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FCPS calls for gender inclusivity in high schools

Principals enlist in the push to make school events more gender-neutral in the years to come

Seniors+Sydney+Anderson+and+Charlie+Peterson+chat+at+lunch+about+upcoming+GSA+meetings+and+recent+developments+from+the+FCPS+School+Board+on+the+topic+of+gender+inclusivity.
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FCPS calls for gender inclusivity in high schools

Seniors Sydney Anderson and Charlie Peterson chat at lunch about upcoming GSA meetings and recent developments from the FCPS School Board on the topic of gender inclusivity.

Seniors Sydney Anderson and Charlie Peterson chat at lunch about upcoming GSA meetings and recent developments from the FCPS School Board on the topic of gender inclusivity.

Maeve Hennessy

Seniors Sydney Anderson and Charlie Peterson chat at lunch about upcoming GSA meetings and recent developments from the FCPS School Board on the topic of gender inclusivity.

Maeve Hennessy

Maeve Hennessy

Seniors Sydney Anderson and Charlie Peterson chat at lunch about upcoming GSA meetings and recent developments from the FCPS School Board on the topic of gender inclusivity.

Maeve Hennessy, Scoop Editor

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What do Homecoming King and Queen, Mr. Spartan, and Powderpuff all have in common? Each school activity is traditionally gender specific to include either only girls or only boys.

This typical gender limiting trend is true for not only WS but for most Fairfax County Public Schools (FCPS) high schools. Each FCPS school has its own specific events and traditions that generally only apply to either female or male students. However, the FCPS School Board is leaning away from these gender specific school activities, and has asked all of the high school principals in FCPS to encourage gender neutral school events as soon as possible.

The board has asked principals to inform staff and students about this direction which WS principal Michael Mukai did in a breakfast meeting with the Leadership class. He informed the students about the new push for gender neutral activities in order to hear what they had to say and to encourage them to pass on this information to their peers.

“As administrators and as student leaders, one of our jobs is to be responsive to the community and to hear what they want,” said Mukai.

Mukai and the administrators do not want the student body to ever feel like they have been blindsided by a new change, so they wanted students to be aware of what might happen within the school and FCPS. They understand it affects the students the most, and they want to work with the students and not against them.

“Right now the first goal is to have the conversation: see what everyone’s thinking, see what they want,” said Mukai.

No matter the varying opinions, Mukai wants to recognize that whatever happens, the school’s goal is to work together to create a school environment where everyone feels safe and welcome.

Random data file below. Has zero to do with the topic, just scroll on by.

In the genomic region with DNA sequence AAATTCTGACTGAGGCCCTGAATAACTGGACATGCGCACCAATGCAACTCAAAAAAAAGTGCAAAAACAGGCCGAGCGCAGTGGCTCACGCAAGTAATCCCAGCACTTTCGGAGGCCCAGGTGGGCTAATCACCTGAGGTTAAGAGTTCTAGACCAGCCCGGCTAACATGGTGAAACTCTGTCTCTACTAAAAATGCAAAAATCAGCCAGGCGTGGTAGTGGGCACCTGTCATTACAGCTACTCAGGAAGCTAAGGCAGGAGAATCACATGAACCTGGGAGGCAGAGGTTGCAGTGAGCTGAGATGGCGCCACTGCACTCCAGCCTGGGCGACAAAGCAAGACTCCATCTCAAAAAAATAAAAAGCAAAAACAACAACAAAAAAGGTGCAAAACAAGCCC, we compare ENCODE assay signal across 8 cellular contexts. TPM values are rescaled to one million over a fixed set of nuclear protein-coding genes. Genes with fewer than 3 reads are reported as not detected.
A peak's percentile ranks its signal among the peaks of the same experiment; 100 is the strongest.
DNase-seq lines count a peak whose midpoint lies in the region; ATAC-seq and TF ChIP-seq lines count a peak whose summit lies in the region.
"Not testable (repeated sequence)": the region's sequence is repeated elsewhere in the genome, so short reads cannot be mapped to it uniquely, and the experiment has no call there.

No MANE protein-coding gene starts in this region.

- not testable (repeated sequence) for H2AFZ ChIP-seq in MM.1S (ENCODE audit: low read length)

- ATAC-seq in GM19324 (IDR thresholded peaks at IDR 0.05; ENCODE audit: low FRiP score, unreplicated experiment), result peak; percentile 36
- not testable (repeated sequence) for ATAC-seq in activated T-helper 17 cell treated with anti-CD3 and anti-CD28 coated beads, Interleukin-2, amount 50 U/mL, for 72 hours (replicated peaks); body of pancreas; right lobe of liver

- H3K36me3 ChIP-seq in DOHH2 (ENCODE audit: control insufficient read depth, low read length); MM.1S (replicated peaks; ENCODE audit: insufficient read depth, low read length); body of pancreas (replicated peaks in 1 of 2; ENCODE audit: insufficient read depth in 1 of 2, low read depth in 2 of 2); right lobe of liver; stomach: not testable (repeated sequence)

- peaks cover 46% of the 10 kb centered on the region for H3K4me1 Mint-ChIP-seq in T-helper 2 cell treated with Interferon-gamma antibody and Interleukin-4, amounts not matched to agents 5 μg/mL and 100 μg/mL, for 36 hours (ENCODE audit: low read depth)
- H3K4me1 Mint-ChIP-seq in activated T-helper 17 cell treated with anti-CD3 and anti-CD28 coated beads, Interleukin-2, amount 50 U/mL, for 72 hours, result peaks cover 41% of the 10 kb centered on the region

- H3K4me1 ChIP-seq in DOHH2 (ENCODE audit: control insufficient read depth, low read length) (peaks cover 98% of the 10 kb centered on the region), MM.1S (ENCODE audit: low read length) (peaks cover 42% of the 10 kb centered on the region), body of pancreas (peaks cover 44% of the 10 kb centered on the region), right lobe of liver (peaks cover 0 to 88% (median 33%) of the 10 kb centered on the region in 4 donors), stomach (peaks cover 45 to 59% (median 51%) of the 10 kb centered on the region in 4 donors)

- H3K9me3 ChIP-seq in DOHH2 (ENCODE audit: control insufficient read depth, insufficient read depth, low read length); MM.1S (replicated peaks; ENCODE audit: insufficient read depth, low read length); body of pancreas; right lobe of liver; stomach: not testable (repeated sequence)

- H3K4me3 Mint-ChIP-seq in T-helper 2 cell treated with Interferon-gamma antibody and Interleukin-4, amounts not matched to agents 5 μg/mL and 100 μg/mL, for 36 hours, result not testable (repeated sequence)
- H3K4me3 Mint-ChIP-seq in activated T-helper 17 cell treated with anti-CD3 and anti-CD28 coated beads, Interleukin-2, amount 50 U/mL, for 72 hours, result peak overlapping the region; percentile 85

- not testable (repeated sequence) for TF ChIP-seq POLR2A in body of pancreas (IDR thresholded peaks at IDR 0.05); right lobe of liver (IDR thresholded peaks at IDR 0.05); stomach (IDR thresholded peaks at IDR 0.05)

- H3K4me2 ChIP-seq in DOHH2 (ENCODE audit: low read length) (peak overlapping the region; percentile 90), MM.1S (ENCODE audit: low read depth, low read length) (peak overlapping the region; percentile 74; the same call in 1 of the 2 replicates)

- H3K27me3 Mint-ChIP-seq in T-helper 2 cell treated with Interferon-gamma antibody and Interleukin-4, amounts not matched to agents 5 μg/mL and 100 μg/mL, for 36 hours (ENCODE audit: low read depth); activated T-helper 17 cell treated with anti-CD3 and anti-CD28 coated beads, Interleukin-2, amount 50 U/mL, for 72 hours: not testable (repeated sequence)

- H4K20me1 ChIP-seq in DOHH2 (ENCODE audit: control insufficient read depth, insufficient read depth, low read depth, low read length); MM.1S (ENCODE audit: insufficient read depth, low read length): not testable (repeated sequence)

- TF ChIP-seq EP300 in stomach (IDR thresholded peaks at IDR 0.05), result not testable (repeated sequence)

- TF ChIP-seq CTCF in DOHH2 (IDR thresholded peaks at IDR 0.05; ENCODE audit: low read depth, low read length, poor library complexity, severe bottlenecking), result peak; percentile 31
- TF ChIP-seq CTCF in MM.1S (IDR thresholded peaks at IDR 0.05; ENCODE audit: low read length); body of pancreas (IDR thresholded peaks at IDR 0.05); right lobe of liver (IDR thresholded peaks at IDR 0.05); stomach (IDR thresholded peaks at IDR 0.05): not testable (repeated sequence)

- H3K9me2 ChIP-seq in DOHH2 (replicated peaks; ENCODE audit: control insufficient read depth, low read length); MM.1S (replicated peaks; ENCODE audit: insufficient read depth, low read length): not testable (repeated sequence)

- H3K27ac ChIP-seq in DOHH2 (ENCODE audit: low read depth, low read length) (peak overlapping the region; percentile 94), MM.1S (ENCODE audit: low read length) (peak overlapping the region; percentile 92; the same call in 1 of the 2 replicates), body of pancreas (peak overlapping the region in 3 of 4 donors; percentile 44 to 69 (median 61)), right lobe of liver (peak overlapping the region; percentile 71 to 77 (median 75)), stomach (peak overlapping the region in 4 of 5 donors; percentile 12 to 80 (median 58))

“Especially now with the brand new building, it’s an opportunity to start new traditions,” said Mukai, “We’ll have new things that we’ll do, and there will be things that we’ll do differently than we did before. Things always change, and I think we forget that people always move forward.”

Though the school administration is respecting what their superiors have asked them to carry out, the Gender Sexuality Alliance (GSA) Co-President Charlie Peterson is not so sure if these gender neutral activities are what’s best for the students.

“It’s great that FCPS is trying to be more inclusive, but at the same time its bad because they’re not focusing on the big issues that have been going on,” said Peterson.

He explained that, for years, bathroom and locker room has been the big issue he believes should be addressed first. For LGBTQ students it is usually the general consensus that a policy regarding bathrooms and/or locker rooms at schools would be highly preferable to focusing on the extracurricular events.

“A lot of [LGBTQ] students feel afraid to even use the restroom at school because they’re afraid of harassment or getting yelled at,” said Peterson.

He suggests policies that allow students to use the bathroom for the gender they identify with or simply adding gender neutral bathrooms into schools. Peterson is also concerned with the level of student input that the School Board had when making their decision regarding gender neutral school events. Like Peterson, Leadership students are also questioning where the adults got their ideas from.

“Bring students in to give their opinions; bring transgender students in, bring a random sample even so it’s all students sharing their ideas and also so it’s not just the adults deciding things based on what they think students want,” said Peterson.

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FCPS calls for gender inclusivity in high schools